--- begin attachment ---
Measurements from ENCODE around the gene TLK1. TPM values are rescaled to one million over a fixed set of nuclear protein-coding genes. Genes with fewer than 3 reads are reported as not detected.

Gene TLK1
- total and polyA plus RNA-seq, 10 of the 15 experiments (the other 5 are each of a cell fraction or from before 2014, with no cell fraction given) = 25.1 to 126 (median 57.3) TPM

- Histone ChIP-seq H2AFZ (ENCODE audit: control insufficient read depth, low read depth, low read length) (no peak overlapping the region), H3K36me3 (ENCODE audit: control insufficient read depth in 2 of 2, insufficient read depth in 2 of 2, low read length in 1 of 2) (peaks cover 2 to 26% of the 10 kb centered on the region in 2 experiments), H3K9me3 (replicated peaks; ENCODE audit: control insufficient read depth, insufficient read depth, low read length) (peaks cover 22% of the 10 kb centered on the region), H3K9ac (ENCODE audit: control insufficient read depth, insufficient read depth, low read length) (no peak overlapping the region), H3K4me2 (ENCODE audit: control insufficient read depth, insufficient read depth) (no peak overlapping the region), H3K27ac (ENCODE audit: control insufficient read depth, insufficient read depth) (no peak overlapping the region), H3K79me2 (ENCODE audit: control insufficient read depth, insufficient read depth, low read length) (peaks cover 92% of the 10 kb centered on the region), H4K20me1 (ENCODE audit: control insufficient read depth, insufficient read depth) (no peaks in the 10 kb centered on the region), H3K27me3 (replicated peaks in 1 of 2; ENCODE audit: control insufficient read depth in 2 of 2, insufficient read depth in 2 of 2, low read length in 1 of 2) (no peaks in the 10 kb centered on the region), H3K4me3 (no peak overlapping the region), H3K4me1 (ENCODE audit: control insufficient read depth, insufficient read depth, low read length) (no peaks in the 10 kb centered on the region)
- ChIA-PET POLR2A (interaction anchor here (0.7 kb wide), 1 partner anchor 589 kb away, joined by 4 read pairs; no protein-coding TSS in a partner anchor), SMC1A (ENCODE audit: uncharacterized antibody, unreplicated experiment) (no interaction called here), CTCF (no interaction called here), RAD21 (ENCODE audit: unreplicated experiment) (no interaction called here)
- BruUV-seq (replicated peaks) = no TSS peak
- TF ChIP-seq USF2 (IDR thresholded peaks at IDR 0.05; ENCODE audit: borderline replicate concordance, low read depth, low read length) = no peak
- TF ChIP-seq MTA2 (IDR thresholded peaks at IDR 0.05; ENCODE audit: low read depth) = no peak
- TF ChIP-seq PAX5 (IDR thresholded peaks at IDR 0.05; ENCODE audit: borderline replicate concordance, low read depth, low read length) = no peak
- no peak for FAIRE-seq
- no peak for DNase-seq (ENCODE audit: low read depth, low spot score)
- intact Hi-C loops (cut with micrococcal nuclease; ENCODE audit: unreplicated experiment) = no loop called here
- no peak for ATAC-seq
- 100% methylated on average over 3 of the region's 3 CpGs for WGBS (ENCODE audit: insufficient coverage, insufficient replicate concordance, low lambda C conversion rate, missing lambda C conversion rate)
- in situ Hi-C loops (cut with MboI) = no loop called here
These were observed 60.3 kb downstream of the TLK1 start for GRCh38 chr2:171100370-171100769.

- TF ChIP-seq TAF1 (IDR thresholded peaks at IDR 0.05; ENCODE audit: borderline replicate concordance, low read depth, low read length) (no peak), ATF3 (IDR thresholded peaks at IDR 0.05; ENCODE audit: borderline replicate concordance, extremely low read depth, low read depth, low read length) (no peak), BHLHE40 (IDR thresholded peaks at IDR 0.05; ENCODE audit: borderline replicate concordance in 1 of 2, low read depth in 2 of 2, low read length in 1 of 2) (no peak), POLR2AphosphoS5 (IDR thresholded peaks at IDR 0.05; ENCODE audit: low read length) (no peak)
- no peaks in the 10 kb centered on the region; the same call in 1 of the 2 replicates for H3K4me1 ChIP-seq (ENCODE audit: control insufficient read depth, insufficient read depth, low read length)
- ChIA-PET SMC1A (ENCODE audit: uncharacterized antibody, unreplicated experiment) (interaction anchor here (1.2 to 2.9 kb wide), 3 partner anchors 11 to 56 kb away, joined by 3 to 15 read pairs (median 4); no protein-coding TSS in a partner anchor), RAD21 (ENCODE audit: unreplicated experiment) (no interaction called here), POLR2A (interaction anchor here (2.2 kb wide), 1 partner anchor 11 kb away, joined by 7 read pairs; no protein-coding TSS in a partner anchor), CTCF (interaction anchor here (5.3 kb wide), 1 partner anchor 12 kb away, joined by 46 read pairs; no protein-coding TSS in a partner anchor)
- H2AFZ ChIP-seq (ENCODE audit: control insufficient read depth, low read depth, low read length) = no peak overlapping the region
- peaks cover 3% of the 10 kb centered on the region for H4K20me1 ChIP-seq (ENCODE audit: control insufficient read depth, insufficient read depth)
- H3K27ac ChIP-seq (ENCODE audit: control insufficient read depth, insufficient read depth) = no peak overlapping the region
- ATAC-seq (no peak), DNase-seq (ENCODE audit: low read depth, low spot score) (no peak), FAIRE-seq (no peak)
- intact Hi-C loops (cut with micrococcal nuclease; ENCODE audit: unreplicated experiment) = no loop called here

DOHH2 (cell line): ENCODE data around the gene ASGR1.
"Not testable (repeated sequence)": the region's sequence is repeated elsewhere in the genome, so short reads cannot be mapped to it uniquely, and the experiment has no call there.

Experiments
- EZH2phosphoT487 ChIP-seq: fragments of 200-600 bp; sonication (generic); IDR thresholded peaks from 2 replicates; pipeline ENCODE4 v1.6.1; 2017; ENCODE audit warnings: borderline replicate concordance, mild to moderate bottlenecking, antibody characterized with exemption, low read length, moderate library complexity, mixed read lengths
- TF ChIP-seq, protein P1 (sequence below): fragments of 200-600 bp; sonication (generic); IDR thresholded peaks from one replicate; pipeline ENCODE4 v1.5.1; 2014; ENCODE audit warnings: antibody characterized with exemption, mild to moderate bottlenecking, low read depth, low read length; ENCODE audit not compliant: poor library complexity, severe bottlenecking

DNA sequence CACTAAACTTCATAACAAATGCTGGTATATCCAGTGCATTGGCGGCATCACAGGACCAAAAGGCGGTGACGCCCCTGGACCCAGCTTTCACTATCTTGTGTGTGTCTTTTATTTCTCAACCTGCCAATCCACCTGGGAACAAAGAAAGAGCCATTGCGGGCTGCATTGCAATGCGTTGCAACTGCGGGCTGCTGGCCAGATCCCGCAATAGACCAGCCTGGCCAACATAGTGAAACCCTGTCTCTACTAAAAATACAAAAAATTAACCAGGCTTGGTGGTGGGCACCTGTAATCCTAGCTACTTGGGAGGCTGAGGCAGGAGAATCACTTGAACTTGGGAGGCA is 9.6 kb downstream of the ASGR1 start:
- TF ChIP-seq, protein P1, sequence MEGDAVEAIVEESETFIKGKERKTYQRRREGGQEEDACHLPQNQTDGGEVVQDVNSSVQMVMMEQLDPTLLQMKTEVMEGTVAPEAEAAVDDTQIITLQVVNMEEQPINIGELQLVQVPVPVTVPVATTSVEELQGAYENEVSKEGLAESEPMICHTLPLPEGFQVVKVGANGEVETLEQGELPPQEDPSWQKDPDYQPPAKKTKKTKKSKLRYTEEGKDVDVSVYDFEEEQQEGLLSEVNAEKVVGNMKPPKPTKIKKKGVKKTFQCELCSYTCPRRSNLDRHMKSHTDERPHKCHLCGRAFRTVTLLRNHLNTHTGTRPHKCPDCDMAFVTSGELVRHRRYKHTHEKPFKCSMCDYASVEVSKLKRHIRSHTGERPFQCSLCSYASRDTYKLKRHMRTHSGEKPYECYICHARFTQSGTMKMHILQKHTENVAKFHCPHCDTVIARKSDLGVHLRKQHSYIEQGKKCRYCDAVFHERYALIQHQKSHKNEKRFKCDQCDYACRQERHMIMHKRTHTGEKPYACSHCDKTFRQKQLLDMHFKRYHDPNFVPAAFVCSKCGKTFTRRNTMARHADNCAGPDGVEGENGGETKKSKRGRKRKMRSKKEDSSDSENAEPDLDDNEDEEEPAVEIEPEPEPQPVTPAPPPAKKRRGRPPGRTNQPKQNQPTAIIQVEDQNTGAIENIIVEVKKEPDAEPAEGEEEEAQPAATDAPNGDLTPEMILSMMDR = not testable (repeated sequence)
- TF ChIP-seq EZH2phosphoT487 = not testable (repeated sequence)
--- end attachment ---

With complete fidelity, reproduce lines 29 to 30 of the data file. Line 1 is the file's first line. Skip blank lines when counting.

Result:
- TF ChIP-seq, protein P1 (sequence below): fragments of 200-600 bp; sonication (generic); IDR thresholded peaks from one replicate; pipeline ENCODE4 v1.5.1; 2014; ENCODE audit warnings: antibody characterized with exemption, mild to moderate bottlenecking, low read depth, low read length; ENCODE audit not compliant: poor library complexity, severe bottlenecking

DNA sequence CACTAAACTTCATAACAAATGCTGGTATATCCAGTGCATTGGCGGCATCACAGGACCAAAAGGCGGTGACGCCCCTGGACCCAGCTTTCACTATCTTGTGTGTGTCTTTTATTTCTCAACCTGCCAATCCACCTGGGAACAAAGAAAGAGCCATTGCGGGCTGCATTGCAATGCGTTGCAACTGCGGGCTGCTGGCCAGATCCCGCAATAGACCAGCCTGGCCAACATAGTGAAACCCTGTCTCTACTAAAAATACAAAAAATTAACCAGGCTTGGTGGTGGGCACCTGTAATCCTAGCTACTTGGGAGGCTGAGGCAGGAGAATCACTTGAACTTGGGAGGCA is 9.6 kb downstream of the ASGR1 start: